FROM Jim Gelvin
Has the Israeli-Palestinian Conflict Entered a New Phase? The nightmare scenario that Israel has feared since its establishment came true." "The barrier of fear has been broken." Those are Israeli commentators on what Defense Minister Ehud Barak describes as "the Palestinians' transition from suicide-bomber terrorism" to "mass demonstrations, deliberately unarmed." They're all quoted in a Washington Post article by Joel Greenberg in Jerusalem. With Middle Eastern regimes under challenge as never before, are the Palestinians adopting a new strategy in their struggle with Israel? How will President Obama respond to claims that the US is losing influence in the region?
Political Change and Continuing Conflict in the Middle East On Sunday, Israel's 63rd anniversary, massed Palestinians approached the country's borders from Syria, Lebanon, the Gaza Strip and the West Bank. Some were fired on by soldiers, but Israeli leaders concede that a shift from suicide bombs to unarmed masses creates challenges of a new and different kind. Another challenge will come in September, when the UN General Assembly might well declare a Palestinian state. This week, it's President Obama's turn, with a much-anticipated speech on the so-called "Arab Spring" and meetings with regional leaders, including today's meeting with King Abdullah of Jordan.
Israel, the Palestinians and anti-Americanism in the Muslim World Last week UN Secretary General Kofi Annan said the Israeli-Palestinian issue "carries a powerful symbolic and emotional charge... like no other conflict in the world." There was a sense of optimism, when President Mahmoud Abbas said the Palestinians would form a "unity government" to negotiate the end of the economic and political blockade imposed by Israel and the western powers. But with Hamas and Fatah bitterly divided over recognizing Israel's right to exist, there may be no "unity government" with which to negotiate. We update the Palestinians' internal struggles and look at the mood in Israel after the bombing of Lebanon. We also get some history of the Israeli-Palestinian issue and why it's the source of so much anti-Americanism around the world.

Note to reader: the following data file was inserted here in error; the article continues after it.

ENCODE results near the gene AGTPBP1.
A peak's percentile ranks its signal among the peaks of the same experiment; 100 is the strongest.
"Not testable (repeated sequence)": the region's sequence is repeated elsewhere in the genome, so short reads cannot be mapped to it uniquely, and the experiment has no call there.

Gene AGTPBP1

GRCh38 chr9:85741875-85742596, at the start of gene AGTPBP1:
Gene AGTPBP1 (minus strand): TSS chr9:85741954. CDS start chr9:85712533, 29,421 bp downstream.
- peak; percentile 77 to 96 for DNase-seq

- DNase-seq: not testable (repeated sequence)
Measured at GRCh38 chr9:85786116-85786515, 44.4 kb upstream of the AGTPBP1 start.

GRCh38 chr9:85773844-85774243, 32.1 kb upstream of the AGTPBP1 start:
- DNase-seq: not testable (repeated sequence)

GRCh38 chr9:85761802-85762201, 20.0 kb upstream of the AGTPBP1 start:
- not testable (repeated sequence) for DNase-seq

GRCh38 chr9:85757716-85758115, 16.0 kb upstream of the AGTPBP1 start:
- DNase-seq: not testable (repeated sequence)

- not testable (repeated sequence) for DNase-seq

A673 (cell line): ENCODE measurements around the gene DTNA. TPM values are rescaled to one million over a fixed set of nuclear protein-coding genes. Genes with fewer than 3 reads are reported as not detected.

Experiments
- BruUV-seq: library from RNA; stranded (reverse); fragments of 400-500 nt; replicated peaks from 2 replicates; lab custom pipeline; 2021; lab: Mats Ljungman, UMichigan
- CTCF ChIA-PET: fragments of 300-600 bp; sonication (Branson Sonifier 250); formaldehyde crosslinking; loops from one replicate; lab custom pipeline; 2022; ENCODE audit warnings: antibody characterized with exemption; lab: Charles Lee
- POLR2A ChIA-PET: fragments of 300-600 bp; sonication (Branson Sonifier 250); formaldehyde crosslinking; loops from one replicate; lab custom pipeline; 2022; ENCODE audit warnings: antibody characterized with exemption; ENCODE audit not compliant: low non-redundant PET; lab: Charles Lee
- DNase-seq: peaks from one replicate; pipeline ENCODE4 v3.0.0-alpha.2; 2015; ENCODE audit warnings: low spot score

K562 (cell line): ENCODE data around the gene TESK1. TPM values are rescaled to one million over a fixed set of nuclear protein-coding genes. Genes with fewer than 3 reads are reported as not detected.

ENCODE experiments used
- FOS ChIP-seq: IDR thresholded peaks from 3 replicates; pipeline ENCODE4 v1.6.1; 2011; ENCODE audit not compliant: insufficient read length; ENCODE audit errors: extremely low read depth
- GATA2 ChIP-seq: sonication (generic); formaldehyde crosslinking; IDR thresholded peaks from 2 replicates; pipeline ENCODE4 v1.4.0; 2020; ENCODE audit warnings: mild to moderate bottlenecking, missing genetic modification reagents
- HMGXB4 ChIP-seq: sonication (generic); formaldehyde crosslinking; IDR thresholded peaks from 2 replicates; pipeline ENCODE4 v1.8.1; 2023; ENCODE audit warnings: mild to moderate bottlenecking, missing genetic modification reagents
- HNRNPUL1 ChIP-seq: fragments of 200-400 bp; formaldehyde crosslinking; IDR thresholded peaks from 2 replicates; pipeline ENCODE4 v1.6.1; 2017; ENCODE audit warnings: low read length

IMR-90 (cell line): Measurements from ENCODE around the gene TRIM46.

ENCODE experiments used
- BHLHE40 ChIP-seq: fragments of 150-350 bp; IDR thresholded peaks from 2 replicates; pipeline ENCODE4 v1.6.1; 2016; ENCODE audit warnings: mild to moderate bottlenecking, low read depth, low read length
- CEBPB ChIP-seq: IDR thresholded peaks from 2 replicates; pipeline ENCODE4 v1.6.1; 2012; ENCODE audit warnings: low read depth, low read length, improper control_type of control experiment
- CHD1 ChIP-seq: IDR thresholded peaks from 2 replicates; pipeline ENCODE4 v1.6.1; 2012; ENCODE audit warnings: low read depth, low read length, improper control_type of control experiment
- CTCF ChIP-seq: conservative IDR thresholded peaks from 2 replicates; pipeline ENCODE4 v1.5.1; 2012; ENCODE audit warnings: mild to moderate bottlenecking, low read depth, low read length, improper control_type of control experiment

Terrorism and tweets, hate speech and murder Just days before an election, Britain is coping with a rash of deadly terrorism, and Prime Minister Theresa May is on the defensive. And again today, President Trump has tweeted criticism of the Mayor of London. Later, a double murder in Portland, Oregon has revealed the ugly past of a supposedly “progressive” city. One immediate question: is “hate speech” protected by the First Amendment?
Will the Senate write a healthcare bill in secret? While Democrats and Republicans argue White House relations with Russia, another question is being decided behind closed doors: who gets help buying health insurance and who doesn't? We hear how the pros and cons are being shrouded in secrecy.
Trump's 'America First' goes missing abroad In the Middle East, President Trump is changing some policies of the Obama Administration—and reversing his own campaign attacks on Islam as a religion that "hates us." We hear about his visit to Saudi Arabia and what's at stake for the rest of his foreign excursion.
Replacing Obamacare: Now you see it… now you don’t As the Senate deliberates replacing Obmacare, health coverage for millions of people is at stake. There've been no public hearings, and a draft measure won't be made public. Is the House version so unpopular that that Senate is hiding a version that looks much the same?